Grace Hubbel, Allison Shoen and Kiera Wilson have followed the examples of their older siblings by serving their parishes and communities. Now, just like their siblings, they have been honored for their service as well.
Grace, Allison and Kiera were among the 255 high-school seniors to receive the Hands of Christ recognition this year. The award is presented annually by the diocese to recognize high-school seniors who have exhibited outstanding service in their parishes, homes, schools and/or communities, demonstrating Christian attitude through their words and examples. The students received their awards Feb. 15 and 17 at St. Lawrence Church in Greece and Feb. 16 at St. Mary Church in Corning, with Bishop Salvatore R. Matano presiding at all three ceremonies.
Grace said she was overjoyed and grateful to the diocese for recognizing her with the Hands of Christ award, an award that she previously saw her seven older siblings receive.
“I always would tell myself that I want that award so much more than any other award, because the meaning behind it means so much to me,” she recalled. “I would always look at the prayer of St. Teresa (of Ávila) on that plaque and just say, ‘That’s what I want to do.’“
The 17-year-old homeschooler spends a lot of time at her parish, Our Mother of Sorrows in Greece, which she calls her “favorite place in the entire world.” At Our Mother of Sorrows, Grace works as the parish’s part-time secretary; is an altar server, lector and extraordinary minister of holy Communion; and is involved with faith-formation and music-ministry programs.
During her witness talk Feb. 15, Grace spoke about Memento mori — “Remember your death.” Grace shared that as a young child, she had an extreme fear of death, but that this phrase has resonated with her since her Crohn’s disease diagnosis four years ago.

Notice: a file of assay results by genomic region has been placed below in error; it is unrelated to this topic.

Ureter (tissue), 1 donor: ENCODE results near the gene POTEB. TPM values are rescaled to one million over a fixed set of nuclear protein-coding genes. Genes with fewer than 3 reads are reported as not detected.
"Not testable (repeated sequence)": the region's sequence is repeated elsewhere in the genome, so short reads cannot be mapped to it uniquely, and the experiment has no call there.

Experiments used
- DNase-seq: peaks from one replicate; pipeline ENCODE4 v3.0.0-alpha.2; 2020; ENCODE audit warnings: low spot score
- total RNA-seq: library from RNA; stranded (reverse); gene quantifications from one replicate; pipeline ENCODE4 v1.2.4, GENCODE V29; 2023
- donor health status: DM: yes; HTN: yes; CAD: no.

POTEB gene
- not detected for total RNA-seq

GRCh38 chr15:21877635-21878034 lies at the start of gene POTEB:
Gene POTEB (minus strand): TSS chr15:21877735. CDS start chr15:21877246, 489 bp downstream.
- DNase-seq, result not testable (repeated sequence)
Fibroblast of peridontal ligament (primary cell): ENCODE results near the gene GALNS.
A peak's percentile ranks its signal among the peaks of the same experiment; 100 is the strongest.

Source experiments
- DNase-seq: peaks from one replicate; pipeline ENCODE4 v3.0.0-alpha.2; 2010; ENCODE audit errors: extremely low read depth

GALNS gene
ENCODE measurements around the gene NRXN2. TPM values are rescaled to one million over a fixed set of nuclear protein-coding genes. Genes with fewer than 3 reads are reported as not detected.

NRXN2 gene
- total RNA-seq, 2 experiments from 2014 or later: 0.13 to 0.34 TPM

“God took my fear of death and made it into something good for me. He turned my anxious thoughts into thoughts of living my life to the fullest and remembering my death in a way that would make me look at my life and see what really mattered, and remind me to see things in a big way, but also in a smaller way, ” Grace told her fellow seniors.
For Allison, receiving the same award as her two older sisters is “pretty special.”
“It’s also just special to be recognized for being strong in my faith, which is something that’s very important to me,” the 17-year-old added.
When she’s not participating in the sports and music programs as a senior at Owego Free Academy, Allison spends a great deal of time at her parish, Blessed Trinity/St. Patrick in Owego, Tioga County. There, she teaches religious education classes, participates in youth group and takes part in the living Stations of the Cross.
At the Feb. 16 ceremony in Corning, Allison spoke to her fellow high-school seniors about how hard it is to maintain one’s faith when society is so focused on material possessions and instant gratification.
“Our society has become so focused on material possessions that we are constantly trying to appear like we have it all,” she said. “Anything we do have, and gain, through instant gratification becomes meaningless as quickly as it was desired, if not quicker, but God knows this. This is God’s way of teaching us that life isn’t about that.”
Similarly to Allison, Kiera grew up with two older sisters, who each received the Hands of Christ Award. She said receiving the award is a “great honor.”
“In the world today, it is incredibly challenging to live a lifestyle worthy of this recognition,” Kiera added.
A senior at Brockport High School, Kiera is the class president, editor for the school’s yearbook, and volunteers with National Honor Society and Key Club. She also plays soccer, lacrosse and bowling for Brockport, and Irish dances with Rochester Academy of Irish Dance. At her parish, St. Elizabeth Ann Seton in Hamlin, she’s an altar server and previously served on the parish council.
“It’s the main reason my faith is as strong as it is today,” the 17-year-old said during her witness talk Feb. 17. “I have learned so much about church teachings through programs at camp, as well as asking older campers questions about faith, which has changed my perspective forever.”
As they prepare to graduate high school and head to college, Grace, Allison and Kiera said they plan to continue to live out their faith.
“It (my faith) was literally the most important thing when I was deciding which colleges to apply to,” explained Kiera, who will be studying psychology at Franciscan University of Steubenville in the fall.
“I’m excited to try to meet new people who will have the similar faith as mine,” said Allison, who will attend SUNY New Paltz next year.